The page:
Navan Petty Sessions 1859

Conviction under the Fishery Laws

Navan County Meath, December 6 -

Magistrates in attendance: - Robert Taaffe, Francis Murphy, Thomas Gerrard, Esquires, and Captain Derinzy, Resident Magistrate.


Some cases of no public interest having been disposed of,  James Ledwich, licensed owner of a weir on the river Boyne, and his servant man, Thomas M'Grath, appeared on the summons of John Kelly, water bailiff, on behalf of the conservators of the Drogheda Fishery District, charged with breaches of the Fishery Act.

The first case heard was that of Mr. Ledwich, " for that he did, on the 5th day of November last, between sunrise and sunset, leave hanging or set his eel net on his weir, in the river Boyne, at Old Kilcairne, in the county of Meath, contrary to the statute in such cases made and provided."

John Kelly, Water Bailiff, being sworn and examined, proved that on the day above named, about half past two o'clock, he had observed the net of Mr. Ledwich set at the place named; witness was at the time on the oppoosite bank of the river, and when he had got round he perceived that the net had been raised, and was spread out to dry; he believed the net had been set from the previous night.

Captain Derinzy said that the penalty in such cases was any sum not exceeding £5, with costs, and that the net must be forfeited.

Mr. Taaffe (to the Water Bailiff) - Have you taken the net in your possession ?

Kelly - No, sir. I considered that I had no power or authority to seize the net, as I had found it spread for the purpose of drying, and not in an illegal place and at an improper time.

Mr. Sullivan, solicitor - It might turn out a serious matter if Kelly seized a wrong net, where they are hung to dry.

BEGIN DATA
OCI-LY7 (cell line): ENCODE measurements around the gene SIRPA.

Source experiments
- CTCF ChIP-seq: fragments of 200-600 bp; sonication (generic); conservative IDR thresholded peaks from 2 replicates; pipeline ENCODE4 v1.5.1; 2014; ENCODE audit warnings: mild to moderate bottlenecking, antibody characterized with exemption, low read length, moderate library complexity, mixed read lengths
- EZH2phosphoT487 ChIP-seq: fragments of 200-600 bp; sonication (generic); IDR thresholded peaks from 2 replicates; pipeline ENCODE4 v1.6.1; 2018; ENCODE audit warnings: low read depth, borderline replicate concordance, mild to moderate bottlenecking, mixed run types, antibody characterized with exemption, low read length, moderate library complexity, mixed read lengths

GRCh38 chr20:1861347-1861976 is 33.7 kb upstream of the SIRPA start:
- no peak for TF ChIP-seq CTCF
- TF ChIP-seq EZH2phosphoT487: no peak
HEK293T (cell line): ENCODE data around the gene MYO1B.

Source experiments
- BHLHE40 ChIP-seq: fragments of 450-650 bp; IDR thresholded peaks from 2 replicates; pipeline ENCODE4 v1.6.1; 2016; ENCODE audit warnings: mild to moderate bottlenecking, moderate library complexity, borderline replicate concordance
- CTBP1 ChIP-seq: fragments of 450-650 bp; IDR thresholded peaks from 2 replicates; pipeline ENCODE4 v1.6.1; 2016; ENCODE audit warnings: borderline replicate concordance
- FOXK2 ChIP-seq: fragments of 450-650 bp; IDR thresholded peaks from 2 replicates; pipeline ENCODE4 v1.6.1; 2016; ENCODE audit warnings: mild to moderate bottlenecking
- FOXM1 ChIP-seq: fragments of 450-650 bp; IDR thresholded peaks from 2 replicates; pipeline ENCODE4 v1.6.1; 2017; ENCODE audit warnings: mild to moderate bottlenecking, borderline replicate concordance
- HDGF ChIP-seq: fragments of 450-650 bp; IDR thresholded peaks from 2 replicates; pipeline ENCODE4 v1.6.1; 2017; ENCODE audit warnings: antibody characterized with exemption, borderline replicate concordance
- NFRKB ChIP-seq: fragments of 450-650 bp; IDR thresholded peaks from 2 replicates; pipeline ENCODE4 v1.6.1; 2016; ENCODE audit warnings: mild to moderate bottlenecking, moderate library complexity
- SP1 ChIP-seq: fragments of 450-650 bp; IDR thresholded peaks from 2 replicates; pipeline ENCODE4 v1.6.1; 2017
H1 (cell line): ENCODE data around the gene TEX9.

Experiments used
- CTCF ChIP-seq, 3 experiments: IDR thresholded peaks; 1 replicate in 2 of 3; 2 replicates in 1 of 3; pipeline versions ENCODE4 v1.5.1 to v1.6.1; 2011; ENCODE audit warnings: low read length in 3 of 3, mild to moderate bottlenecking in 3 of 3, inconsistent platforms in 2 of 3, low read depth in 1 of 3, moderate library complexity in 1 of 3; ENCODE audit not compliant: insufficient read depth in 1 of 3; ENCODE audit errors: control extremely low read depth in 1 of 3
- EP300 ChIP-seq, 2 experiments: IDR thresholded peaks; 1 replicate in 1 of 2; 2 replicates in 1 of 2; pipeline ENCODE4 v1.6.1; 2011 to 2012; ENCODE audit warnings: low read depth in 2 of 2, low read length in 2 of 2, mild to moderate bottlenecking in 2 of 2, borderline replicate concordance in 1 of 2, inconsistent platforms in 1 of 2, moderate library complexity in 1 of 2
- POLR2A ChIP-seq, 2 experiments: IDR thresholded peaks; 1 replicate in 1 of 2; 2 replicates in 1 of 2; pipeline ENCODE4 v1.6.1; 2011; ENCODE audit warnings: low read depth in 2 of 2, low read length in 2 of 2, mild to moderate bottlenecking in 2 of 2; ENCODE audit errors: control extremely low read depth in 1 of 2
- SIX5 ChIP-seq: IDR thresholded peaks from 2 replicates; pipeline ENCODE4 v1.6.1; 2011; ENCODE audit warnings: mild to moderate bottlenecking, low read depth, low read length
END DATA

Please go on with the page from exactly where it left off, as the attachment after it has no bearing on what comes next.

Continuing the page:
Mr. Murphy considered the case proved; but he certainly was of the opinion that the bailiff should have demanded the net with which the offence had been committed, when he came round.

The offence under consideration was the first under which Ledwich was ever charged, and he (Mr. Murphy ) knew the defendant to be a man of good character, and one who, he believed would not knowingly violate the law. He thought that half a crown fine, with costs, and the forfeiture of the net, would be sufficient; but certainly, should he ever be brought before the bench again for a like offence, he would be dealing with his case vigorously.

Captain Derinzy - If we should pass this matter over so slightly, when the law warrants us in imposing any sum less than £5, my impression is that we expect further breaches of the Fishery Laws, for parties will be found to follow Ledwich's example.

The Bench consulted for some minutes, and James Ledwich promising that he would hand over the net to the bailiff, and act with the strictest caution for the future, was fined two shillings and six pence, and costs.

The charge against Thomas M'Grath had reference to the same transaction. He was charged with using the eel net on the weir of Mr. Ledwich at the same time and place. In this case M'Grath was brought before the magistrates and received a severe caution.

The Bench suggested that the case should be dismissed, Mr. Ledwich paying costs.

Mr. Sullivan - If the Bench dismiss the case, the costs must be borne by the water bailiff.

Subsequently a nominal fine of sixpence was struck and Mr. Ledwich discharged the costs.

The parties then left the court.

Source: The Irish Times, 1859